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When can a Virginia court modify a spousal support award?

These are financially challenging times for many people affected by our serious economic downturn. People are losing jobs or working reduced hours, businesses are closing or struggling, and illness is impacting families. For these reasons and more, many Virginians are having trouble making ends meet.

For someone with the obligation to pay spousal support – also known as alimony – a drop in income may make full payment impossible, or if they make full payments, there may not be enough to pay other bills and meet expenses. On the other hand, a person who receives spousal support may unexpectedly face financial hardship and require more support.

Virginia law on spousal support modification

The Virginia alimony modification statute allows either ex-spouse to petition the court to increase, decrease or terminate a spousal support award’s amount or duration, if there has been a “material change in circumstances” and if those circumstances make modification “proper.” The change in circumstances must not have been “reasonably in the contemplation of the parties” at the time of the divorce, or an event expected to occur that was “significant” in setting the alimony terms did not happen through no fault of the ex-spouse asking for modification.

If the original award is for a defined, limited time duration, the petitioner must file the modification request before the award expires.

In deciding the request, the judge can consider anything relevant, but must weigh several factors listed in statute. In the situation we contemplate here where someone has lost resources or income because of the current national upheaval or infectious disease, some of the listed factors that are likely relevant to this modification request include:

  • Each parties’ debts, needs and resources
  • Each parties’ health
  • Special family circumstances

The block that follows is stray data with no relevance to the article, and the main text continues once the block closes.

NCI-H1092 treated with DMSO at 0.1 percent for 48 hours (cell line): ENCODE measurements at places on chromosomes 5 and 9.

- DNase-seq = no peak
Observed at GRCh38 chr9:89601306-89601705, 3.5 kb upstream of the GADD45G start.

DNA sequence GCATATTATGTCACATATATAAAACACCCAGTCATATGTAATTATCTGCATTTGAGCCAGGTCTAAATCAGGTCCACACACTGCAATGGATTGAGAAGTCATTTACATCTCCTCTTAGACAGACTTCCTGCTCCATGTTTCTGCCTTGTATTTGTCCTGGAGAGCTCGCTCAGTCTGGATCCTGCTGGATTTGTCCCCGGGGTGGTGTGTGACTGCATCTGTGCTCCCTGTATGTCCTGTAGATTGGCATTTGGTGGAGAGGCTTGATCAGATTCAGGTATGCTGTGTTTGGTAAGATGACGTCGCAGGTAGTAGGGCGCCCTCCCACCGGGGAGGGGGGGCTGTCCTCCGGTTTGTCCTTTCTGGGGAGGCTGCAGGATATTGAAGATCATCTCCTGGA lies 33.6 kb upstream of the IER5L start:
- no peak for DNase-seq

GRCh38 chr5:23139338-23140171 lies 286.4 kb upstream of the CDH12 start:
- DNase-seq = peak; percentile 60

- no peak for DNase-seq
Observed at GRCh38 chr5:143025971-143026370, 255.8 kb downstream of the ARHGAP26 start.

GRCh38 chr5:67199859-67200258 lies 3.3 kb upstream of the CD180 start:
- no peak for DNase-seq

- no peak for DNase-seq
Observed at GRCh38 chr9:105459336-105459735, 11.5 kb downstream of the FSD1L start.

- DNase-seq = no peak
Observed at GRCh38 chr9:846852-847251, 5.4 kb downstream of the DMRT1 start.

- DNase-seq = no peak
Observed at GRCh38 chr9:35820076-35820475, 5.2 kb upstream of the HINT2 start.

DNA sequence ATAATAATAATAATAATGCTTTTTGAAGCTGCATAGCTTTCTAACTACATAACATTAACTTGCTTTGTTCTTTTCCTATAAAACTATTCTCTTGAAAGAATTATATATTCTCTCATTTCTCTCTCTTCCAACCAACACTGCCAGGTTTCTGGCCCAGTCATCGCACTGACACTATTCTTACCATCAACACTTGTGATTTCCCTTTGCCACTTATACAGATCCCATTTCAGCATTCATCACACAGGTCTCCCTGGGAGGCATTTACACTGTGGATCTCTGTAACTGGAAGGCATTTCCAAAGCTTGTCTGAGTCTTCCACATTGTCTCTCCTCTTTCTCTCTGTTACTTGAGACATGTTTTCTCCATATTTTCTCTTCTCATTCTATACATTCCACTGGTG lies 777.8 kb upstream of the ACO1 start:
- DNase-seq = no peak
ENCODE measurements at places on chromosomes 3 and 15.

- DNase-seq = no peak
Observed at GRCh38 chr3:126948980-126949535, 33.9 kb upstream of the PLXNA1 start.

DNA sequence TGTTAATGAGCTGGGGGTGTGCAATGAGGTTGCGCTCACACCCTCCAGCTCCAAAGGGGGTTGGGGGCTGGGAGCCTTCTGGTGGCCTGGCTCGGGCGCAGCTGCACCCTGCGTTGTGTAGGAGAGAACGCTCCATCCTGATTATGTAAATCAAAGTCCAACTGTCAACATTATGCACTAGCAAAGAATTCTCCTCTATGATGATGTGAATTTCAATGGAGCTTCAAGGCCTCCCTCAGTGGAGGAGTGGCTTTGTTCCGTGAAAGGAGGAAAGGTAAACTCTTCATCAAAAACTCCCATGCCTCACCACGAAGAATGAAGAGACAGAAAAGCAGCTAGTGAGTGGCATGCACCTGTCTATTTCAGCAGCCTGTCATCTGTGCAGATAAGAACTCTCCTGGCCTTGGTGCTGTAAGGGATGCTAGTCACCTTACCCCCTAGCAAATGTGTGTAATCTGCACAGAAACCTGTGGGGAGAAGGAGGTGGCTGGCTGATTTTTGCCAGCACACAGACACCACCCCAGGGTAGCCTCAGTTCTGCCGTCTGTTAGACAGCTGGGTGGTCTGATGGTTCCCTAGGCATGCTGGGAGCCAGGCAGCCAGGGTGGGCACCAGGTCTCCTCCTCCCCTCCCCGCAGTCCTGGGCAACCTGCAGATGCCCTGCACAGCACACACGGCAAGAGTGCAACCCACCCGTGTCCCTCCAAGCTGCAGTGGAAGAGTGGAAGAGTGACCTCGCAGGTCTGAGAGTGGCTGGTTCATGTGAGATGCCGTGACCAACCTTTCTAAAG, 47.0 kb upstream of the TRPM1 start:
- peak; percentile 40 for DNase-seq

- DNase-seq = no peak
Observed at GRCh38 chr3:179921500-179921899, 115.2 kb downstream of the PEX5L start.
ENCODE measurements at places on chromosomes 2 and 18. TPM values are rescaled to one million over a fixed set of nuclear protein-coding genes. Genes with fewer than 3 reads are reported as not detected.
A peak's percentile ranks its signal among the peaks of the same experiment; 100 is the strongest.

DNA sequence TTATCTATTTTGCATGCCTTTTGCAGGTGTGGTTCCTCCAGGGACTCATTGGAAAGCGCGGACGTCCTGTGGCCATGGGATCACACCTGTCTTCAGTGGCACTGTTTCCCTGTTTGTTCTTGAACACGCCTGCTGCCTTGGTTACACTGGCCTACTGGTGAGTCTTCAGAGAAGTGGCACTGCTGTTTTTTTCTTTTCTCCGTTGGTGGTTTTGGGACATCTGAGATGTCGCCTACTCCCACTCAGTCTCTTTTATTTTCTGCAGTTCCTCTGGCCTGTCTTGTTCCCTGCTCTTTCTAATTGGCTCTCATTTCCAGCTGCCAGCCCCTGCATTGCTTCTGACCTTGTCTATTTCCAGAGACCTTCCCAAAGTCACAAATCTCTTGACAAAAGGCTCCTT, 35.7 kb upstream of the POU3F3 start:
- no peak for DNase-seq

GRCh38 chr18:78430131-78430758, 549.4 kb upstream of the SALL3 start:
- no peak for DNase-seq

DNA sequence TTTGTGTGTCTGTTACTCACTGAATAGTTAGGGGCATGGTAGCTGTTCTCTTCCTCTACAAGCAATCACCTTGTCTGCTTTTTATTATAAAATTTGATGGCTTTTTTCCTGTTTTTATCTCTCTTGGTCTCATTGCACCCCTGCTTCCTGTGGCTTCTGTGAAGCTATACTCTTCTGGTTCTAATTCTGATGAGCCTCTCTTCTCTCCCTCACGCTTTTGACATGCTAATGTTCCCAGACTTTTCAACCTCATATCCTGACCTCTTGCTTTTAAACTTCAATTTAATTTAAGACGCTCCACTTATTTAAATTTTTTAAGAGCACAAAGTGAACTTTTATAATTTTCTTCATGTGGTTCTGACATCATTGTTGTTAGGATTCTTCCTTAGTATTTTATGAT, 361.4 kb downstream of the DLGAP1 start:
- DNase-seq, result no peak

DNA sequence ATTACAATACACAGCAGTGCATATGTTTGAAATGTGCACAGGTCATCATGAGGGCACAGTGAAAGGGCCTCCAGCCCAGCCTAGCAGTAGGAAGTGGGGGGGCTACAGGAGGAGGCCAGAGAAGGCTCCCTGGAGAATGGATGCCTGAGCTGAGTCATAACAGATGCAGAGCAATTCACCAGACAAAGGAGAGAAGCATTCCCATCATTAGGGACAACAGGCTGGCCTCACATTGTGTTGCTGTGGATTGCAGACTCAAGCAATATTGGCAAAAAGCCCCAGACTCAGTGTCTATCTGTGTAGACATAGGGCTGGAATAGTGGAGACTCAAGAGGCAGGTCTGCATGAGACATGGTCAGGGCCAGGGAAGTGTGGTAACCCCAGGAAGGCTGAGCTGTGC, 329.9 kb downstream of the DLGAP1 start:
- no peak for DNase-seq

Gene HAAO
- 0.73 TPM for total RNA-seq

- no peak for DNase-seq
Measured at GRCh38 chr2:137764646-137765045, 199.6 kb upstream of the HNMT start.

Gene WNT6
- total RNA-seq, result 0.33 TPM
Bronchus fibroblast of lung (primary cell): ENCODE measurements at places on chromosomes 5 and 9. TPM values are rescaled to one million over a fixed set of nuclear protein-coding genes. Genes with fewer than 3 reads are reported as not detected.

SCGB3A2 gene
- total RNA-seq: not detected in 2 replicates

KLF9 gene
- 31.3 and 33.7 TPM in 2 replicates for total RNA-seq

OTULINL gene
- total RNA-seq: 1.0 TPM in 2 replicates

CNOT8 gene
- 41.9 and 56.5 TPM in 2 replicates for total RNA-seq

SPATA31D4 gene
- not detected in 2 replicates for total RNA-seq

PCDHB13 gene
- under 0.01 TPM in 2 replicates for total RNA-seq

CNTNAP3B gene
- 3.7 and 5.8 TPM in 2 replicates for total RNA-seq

• Each parties’ real estate, personal property, investments and other property interests
  • The nature of the division of marital property in the divorce
  • Earning capacities and current job opportunities
  • Feasibility of getting education, training or work that will provide skills to enhance earning capacity
  • Marital decisions regarding parenting and career and their impact on earning potential, including how long either party has been out of the work force
  • Contribution of either party during marriage to the earning capacity and career of the other
  • Amount and duration of alimony already paid

Virginia law also requires that the judge look at each parties’ assets from the beginning of the alimony award through the modification hearing and whether the property generated income.

Complex legal issues

Some complicated legal issues may impact the availability of spousal support modification to a divorced individual. Any valid agreement, stipulation or contract between the parties — like a prenuptial or postnuptial agreement or a marital settlement agreement – in which they agree that alimony will not be modifiable would normally be enforceable.

Complex legal issues arise regarding such agreements between the parties. Whether the agreement’s provisions impact the availability of modification may depend on when it was filed with the court, the language of the agreement and when it was signed, since the governing statute that describes the applicable standard has been amended over time.